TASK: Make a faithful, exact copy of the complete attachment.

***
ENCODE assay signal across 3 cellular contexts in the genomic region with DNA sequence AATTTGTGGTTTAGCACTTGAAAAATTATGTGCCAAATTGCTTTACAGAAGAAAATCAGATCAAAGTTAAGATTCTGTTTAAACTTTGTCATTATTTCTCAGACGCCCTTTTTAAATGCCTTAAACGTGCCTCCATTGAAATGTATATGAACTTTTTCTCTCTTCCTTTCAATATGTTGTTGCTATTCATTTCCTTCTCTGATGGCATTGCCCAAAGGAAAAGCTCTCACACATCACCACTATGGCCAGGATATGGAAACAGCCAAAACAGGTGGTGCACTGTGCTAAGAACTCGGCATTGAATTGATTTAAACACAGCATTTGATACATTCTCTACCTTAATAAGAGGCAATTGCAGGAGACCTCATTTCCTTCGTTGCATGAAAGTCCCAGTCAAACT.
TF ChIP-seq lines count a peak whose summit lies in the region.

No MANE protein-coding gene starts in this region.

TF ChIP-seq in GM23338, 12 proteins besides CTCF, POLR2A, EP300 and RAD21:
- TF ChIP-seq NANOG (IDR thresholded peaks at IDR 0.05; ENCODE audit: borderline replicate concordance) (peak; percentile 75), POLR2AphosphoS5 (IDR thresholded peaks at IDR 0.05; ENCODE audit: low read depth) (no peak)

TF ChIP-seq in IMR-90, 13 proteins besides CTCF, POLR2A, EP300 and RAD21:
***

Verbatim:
ENCODE assay signal across 3 cellular contexts in the genomic region with DNA sequence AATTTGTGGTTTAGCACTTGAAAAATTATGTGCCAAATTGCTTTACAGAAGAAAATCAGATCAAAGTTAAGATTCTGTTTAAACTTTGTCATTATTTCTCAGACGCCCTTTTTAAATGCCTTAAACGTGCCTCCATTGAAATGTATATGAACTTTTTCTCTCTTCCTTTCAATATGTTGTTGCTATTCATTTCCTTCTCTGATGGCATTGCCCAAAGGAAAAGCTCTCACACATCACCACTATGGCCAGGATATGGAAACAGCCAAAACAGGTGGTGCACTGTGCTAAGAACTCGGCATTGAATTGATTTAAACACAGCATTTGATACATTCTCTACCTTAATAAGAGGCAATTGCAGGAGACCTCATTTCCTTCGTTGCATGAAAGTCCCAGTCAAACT.
TF ChIP-seq lines count a peak whose summit lies in the region.

No MANE protein-coding gene starts in this region.

TF ChIP-seq in GM23338, 12 proteins besides CTCF, POLR2A, EP300 and RAD21:
- TF ChIP-seq NANOG (IDR thresholded peaks at IDR 0.05; ENCODE audit: borderline replicate concordance) (peak; percentile 75), POLR2AphosphoS5 (IDR thresholded peaks at IDR 0.05; ENCODE audit: low read depth) (no peak)

TF ChIP-seq in IMR-90, 13 proteins besides CTCF, POLR2A, EP300 and RAD21: